Photographer: Benjamin Lowy/Getty Images

That Time a Dog Claimed $46,000 in Damages From the BP Oil Spill

A plaintiffs' attorney is under indictment for claiming thousands of fake clients, including one who turned out to be a canine named Lucy Lu.

BP has been complaining for a long time that many claims filed after its April 2010 oil spill in the Gulf of Mexico were phony. Now there's more evidence to back that up.

BP has admitted fault in connection with the huge spill and is in the process of paying out tens of billions of dollars in government and individual claims, some civil and some criminal. At the same time, however, the British oil giant says that many of the demands made against its various claim funds have had scant, if any, connection to the catastrophe that killed 11 rig workers and spewed oil off the shore of Louisiana and other gulf states. 

In the single most egregious case of alleged fraud, BP sued Mikal Watts in December 2013, alleging that the powerful San Antonio plaintiffs' attorney falsely claimed to represent tens of thousands of "phantom" victims of the spill. A federal judge put that suit on hold while federal criminal investigators looked into the matter, and now U.S. prosecutors in Mississippi have unsealed an indictment of Watts, his brother, and five others on 95 counts of conspiracy, mail fraud, and identity theft for allegedly submitting more than 40,000 false claims against BP.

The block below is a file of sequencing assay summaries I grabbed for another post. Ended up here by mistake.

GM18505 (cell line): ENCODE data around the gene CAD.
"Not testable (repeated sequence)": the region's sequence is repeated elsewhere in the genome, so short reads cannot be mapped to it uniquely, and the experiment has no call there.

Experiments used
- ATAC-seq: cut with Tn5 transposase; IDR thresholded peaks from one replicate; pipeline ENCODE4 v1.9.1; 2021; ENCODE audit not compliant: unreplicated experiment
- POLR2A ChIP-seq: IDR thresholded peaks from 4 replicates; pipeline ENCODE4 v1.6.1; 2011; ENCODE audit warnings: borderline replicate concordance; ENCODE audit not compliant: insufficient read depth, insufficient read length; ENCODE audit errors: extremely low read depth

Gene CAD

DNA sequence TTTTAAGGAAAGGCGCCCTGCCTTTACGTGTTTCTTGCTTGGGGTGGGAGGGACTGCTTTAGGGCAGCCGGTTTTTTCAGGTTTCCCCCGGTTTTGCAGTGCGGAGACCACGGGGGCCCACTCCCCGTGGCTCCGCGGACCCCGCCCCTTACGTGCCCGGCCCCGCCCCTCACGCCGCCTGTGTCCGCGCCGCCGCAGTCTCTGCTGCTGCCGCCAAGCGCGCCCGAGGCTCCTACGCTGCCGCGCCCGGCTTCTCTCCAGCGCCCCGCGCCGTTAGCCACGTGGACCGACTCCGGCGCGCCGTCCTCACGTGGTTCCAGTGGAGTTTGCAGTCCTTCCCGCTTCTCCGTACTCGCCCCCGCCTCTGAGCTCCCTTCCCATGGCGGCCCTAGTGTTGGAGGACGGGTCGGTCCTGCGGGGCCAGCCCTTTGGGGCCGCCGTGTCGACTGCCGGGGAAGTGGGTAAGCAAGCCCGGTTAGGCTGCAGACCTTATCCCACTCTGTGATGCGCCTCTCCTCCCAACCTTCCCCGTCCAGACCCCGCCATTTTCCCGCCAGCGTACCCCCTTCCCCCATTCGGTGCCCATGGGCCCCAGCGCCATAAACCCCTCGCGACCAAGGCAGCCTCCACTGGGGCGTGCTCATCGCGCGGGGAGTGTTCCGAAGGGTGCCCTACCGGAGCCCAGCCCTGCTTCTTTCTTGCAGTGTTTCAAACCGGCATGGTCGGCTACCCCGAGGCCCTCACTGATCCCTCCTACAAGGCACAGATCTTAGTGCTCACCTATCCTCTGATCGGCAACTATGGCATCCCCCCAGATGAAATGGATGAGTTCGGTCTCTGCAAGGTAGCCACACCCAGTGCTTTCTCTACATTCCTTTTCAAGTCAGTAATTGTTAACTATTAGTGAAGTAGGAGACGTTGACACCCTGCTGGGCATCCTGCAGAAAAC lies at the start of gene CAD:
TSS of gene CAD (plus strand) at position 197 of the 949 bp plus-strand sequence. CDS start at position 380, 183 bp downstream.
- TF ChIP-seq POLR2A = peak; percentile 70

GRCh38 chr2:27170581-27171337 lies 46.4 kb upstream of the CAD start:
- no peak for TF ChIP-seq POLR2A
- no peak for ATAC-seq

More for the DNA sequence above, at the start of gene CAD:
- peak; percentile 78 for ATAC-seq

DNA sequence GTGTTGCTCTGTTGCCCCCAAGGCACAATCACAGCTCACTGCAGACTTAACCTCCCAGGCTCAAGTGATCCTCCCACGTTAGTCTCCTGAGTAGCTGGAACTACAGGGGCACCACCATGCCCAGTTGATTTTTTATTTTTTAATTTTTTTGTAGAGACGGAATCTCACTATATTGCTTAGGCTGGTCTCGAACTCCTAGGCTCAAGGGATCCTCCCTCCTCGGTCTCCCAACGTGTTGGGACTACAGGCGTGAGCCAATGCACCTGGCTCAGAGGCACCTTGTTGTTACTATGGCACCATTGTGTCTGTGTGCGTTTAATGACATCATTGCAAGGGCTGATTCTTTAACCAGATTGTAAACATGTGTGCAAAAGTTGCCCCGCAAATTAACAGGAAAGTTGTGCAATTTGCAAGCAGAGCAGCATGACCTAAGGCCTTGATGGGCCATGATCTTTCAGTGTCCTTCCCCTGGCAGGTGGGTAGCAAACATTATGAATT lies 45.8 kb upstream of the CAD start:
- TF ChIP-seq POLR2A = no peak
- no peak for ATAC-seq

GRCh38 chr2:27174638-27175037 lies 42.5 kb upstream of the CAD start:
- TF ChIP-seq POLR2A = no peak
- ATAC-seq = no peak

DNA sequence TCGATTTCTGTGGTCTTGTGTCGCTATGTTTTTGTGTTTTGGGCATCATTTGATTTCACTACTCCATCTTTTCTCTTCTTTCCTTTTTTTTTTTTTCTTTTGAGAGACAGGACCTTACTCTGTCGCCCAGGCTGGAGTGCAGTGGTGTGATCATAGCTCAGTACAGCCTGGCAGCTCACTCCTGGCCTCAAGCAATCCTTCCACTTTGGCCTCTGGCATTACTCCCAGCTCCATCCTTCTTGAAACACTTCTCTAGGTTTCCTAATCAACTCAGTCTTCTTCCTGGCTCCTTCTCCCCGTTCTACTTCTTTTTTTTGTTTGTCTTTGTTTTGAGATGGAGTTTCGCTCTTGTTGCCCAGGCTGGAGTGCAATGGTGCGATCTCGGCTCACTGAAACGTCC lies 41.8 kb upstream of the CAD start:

Among the phony claims was this one, according to the indictment:  

"On or about January 16, 2013 defendant MIKAL C. WATTS submitted or caused to be submitted a 'Presentment Form' to BP claiming 'costs and damages' in the amount of $45,930.00 in the name of 'Lucy Lu' and claiming 'Lucy Lu' was a deckhand on a commercial seafood vessel. 'Lucy Lu' was a dog."

At least four other claimants seeking a total of $183,720 had actually died before the 2010 oil spill, the indictment added. In the end, according to the indictment, only four Watts clients were found eligible for payments.

Watts's claims prompted BP to agree to pay $2.3 billion to shrimpers and other marine workers who lost money in the seafood business and "fraudulently increased the settlement amount and inflated the amount of compensation" due to legitimate plaintiffs, the indictment alleged.

Watts has denied wrongdoing. His attorney, Robert McDuff, said the indictment merely "recycles" BP's civil fraud claims. But prosecutors said they began investigating in 2011, long before BP sued. 

 

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